high-asset divorce

Court rules man can opt not to pay ex-wife $1.4 million

An heir to the Educor Inc. fortune will receive millions from a trust, and a court recently ruled that he does not have to pay his ex-wife out of that money. The money comes from a trust that the man’s father set up, which contains around $24 million total. The man also works for an Educor subsidiary as an assistant bookstore manager, and he brings in $170,000 per year. On top of that, the man’s brother paid him about $800,000 out of the trust. The brother is in charge of distributing the money. The man’s ex-wife, on the other hand, has been part of the Army Reserves and worked as a part-time ultrasound technician, making $22,672. She quit her post with the military just two years before she would have been eligible for a pension. Reports indicate that she did it to take care of her daughter, at the insistence of the family. Her daughter has Down syndrome. An appeals court had previously ruled that the man needed to turn over about 60 percent of the money from the fund, along with some interest, saying that it was part of the “fabric of the marriage.” The total he was meant to pay was $1.4 million. However, the Supreme Judicial Court recently decided that he should not have to pay since he was not the one in control of the fund, and there was technically the chance that he may not get payments in the future. The man’s lawyer agreed with

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Financial divorce documents you may need

For those getting divorced, it’s very easy to focus on the social and emotional sides of the split. While these things are important, it’s crucial to remember the legal side of the divorce, as well, and it comes with a lot of documentation. You don’t want to overlook anything, so consider the following examples of documents you may need: 1. Change of ownership forms that go along with your investments. If you’re saving for retirement, you want to make sure that you still have access to your funds — and that you’re the only one who does. 2. Beneficiary alteration forms. You probably listed your spouse as the beneficiary on your life insurance policy, and it is time to change it over to another relative, such as a sibling or a child. 3. A Qualified Domestic Relations Order, commonly known as a QDRO. This can be used if you get benefits — like a pension plan — from your employer. Your spouse may be entitled to a portion of those benefits. 4. Title change forms for your major assets. Things like your family home or your car may be in both of your names. Most couples either transfer these assets into just one person’s name or sell them off and divide the money. 5. Your will. This is perhaps the most important document to alter after a divorce, as you want to be sure the right people are given your estate when you pass away. It can be tough to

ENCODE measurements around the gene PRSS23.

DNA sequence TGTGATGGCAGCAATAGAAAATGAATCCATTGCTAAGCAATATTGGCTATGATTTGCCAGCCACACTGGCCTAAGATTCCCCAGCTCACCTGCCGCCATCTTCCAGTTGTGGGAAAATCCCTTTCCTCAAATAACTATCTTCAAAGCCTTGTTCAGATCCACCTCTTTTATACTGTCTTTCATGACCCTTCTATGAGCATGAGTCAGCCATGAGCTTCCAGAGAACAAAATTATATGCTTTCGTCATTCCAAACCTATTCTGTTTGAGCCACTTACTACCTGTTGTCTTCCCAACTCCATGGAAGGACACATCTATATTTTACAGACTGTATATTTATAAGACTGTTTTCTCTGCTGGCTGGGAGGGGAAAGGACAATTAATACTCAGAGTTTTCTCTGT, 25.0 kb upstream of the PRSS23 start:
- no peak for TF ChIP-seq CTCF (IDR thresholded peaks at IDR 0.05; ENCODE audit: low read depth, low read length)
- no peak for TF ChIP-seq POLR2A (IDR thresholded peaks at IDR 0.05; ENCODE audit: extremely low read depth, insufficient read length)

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How to divorce a wealthy spouse when you have few assets

When there is a great disparity between the individual wealth of the spouses in a high asset divorce, the marital assets and resources can become symbolic of the failure of the marriage. When this happens, sometimes one spouse will unreasonably try to tie up a divorce in order to exact a kind of revenge on the other. Former partners can get hopelessly bogged down haggling over wine collections or antique cars and running up their respective attorneys’ bills. Mediation may be helpful when trying to reach accord on some sticking point in a high asset divorce. One thing that is important to consider when there are children involved is that it can foster confusion and resentment in the kids when one parent has a vastly different lifestyle than the other post-divorce. When one parent earns a great deal of money or comes from a background of wealth but the other parent has few resources, children shuttling back and forth between the two may struggle with living two very different lifestyles. Ensuring that the less well-heeled spouse does not end up penurious is often the best solution for all concerned. This doesn’t mean that the parents will have the same amount of wealth, but will provide the minor children with all that they need to live comfortably in both households. If you have concerns over the financial settlement in your pending divorce because your soon-to-be ex-spouse is independently wealthy, retaining a family law attorney who is very familiar with asset valuation

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Real estate holdings can impact property division

When you have amassed considerable assets, the last thing that you want is to lose those assets if you get divorced. In a high-asset divorce, there are many factors that come into the picture when it is time to divvy up the assets. If you are facing a divorce and have real estate assets, there are some special considerations that you have to take into account. One of the top priorities is that you need to have the properties assessed. This is done by a Realtor and will give you an estimate of what the property is worth. Once you know that information, you can determine the actual value of the property by subtracting any loans that include the property as security. We know that many people are still trying to recover from the financial crisis that occurred. This means that some people might have properties that are in distress or have negative equity. We can help you to determine how those properties should be handled during the property division process. Once we know the value of the properties, we can determine how the property should be classified. This can involve looking into when the property was acquired, as well as how the expenses for the property were handled. It can also include the terms of a premarital agreement if there is one in your case. We also have to consider other assets that you own. We also must consider debts. Once we have all the financial information, we can

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Does when you make art matter during divorce?